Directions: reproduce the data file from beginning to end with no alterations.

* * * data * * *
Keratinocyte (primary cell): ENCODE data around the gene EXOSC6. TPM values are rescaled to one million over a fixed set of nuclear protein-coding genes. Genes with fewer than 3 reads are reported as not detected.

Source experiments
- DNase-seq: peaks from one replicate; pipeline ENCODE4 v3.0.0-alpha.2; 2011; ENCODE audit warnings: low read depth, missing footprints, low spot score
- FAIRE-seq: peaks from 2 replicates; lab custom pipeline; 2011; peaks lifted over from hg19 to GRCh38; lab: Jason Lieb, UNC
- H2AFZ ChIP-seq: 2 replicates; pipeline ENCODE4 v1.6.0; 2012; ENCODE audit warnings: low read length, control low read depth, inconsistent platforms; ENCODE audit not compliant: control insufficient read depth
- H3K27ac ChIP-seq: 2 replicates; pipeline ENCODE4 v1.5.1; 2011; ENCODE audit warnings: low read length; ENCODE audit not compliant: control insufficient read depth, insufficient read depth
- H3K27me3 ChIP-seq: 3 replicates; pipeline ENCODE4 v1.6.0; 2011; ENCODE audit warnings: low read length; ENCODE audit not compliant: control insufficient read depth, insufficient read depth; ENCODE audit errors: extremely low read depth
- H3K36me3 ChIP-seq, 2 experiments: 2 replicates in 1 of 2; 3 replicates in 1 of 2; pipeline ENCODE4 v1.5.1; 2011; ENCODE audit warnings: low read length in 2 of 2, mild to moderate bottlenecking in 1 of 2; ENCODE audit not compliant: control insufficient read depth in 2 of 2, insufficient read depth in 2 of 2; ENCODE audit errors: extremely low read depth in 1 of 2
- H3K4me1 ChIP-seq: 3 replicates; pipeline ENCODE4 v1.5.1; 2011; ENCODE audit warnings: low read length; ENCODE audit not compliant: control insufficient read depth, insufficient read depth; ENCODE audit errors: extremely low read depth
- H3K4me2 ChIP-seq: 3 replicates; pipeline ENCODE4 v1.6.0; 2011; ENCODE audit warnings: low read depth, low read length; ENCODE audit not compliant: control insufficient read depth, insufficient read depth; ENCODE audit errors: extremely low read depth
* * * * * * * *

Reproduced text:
Keratinocyte (primary cell): ENCODE data around the gene EXOSC6. TPM values are rescaled to one million over a fixed set of nuclear protein-coding genes. Genes with fewer than 3 reads are reported as not detected.

Source experiments
- DNase-seq: peaks from one replicate; pipeline ENCODE4 v3.0.0-alpha.2; 2011; ENCODE audit warnings: low read depth, missing footprints, low spot score
- FAIRE-seq: peaks from 2 replicates; lab custom pipeline; 2011; peaks lifted over from hg19 to GRCh38; lab: Jason Lieb, UNC
- H2AFZ ChIP-seq: 2 replicates; pipeline ENCODE4 v1.6.0; 2012; ENCODE audit warnings: low read length, control low read depth, inconsistent platforms; ENCODE audit not compliant: control insufficient read depth
- H3K27ac ChIP-seq: 2 replicates; pipeline ENCODE4 v1.5.1; 2011; ENCODE audit warnings: low read length; ENCODE audit not compliant: control insufficient read depth, insufficient read depth
- H3K27me3 ChIP-seq: 3 replicates; pipeline ENCODE4 v1.6.0; 2011; ENCODE audit warnings: low read length; ENCODE audit not compliant: control insufficient read depth, insufficient read depth; ENCODE audit errors: extremely low read depth
- H3K36me3 ChIP-seq, 2 experiments: 2 replicates in 1 of 2; 3 replicates in 1 of 2; pipeline ENCODE4 v1.5.1; 2011; ENCODE audit warnings: low read length in 2 of 2, mild to moderate bottlenecking in 1 of 2; ENCODE audit not compliant: control insufficient read depth in 2 of 2, insufficient read depth in 2 of 2; ENCODE audit errors: extremely low read depth in 1 of 2
- H3K4me1 ChIP-seq: 3 replicates; pipeline ENCODE4 v1.5.1; 2011; ENCODE audit warnings: low read length; ENCODE audit not compliant: control insufficient read depth, insufficient read depth; ENCODE audit errors: extremely low read depth
- H3K4me2 ChIP-seq: 3 replicates; pipeline ENCODE4 v1.6.0; 2011; ENCODE audit warnings: low read depth, low read length; ENCODE audit not compliant: control insufficient read depth, insufficient read depth; ENCODE audit errors: extremely low read depth